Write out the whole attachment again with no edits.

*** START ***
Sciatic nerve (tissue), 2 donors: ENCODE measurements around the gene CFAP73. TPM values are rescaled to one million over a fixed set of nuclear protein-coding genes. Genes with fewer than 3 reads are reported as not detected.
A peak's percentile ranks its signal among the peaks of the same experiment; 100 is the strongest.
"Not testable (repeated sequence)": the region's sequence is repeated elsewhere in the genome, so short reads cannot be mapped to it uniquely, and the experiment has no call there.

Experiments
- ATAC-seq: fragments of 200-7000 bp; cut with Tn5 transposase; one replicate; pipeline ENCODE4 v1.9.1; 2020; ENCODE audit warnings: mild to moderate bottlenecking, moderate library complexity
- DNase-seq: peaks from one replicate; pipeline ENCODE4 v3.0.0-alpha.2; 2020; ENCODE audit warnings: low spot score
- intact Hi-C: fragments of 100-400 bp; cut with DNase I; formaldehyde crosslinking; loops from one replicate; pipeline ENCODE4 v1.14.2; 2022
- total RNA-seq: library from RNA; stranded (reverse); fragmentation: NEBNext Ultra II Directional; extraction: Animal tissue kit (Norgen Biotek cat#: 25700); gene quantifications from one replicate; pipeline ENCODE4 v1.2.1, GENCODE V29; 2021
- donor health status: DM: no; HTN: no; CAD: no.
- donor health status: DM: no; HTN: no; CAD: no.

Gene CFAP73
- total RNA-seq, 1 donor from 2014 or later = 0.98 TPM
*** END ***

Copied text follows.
Sciatic nerve (tissue), 2 donors: ENCODE measurements around the gene CFAP73. TPM values are rescaled to one million over a fixed set of nuclear protein-coding genes. Genes with fewer than 3 reads are reported as not detected.
A peak's percentile ranks its signal among the peaks of the same experiment; 100 is the strongest.
"Not testable (repeated sequence)": the region's sequence is repeated elsewhere in the genome, so short reads cannot be mapped to it uniquely, and the experiment has no call there.

Experiments
- ATAC-seq: fragments of 200-7000 bp; cut with Tn5 transposase; one replicate; pipeline ENCODE4 v1.9.1; 2020; ENCODE audit warnings: mild to moderate bottlenecking, moderate library complexity
- DNase-seq: peaks from one replicate; pipeline ENCODE4 v3.0.0-alpha.2; 2020; ENCODE audit warnings: low spot score
- intact Hi-C: fragments of 100-400 bp; cut with DNase I; formaldehyde crosslinking; loops from one replicate; pipeline ENCODE4 v1.14.2; 2022
- total RNA-seq: library from RNA; stranded (reverse); fragmentation: NEBNext Ultra II Directional; extraction: Animal tissue kit (Norgen Biotek cat#: 25700); gene quantifications from one replicate; pipeline ENCODE4 v1.2.1, GENCODE V29; 2021
- donor health status: DM: no; HTN: no; CAD: no.
- donor health status: DM: no; HTN: no; CAD: no.

Gene CFAP73
- total RNA-seq, 1 donor from 2014 or later = 0.98 TPM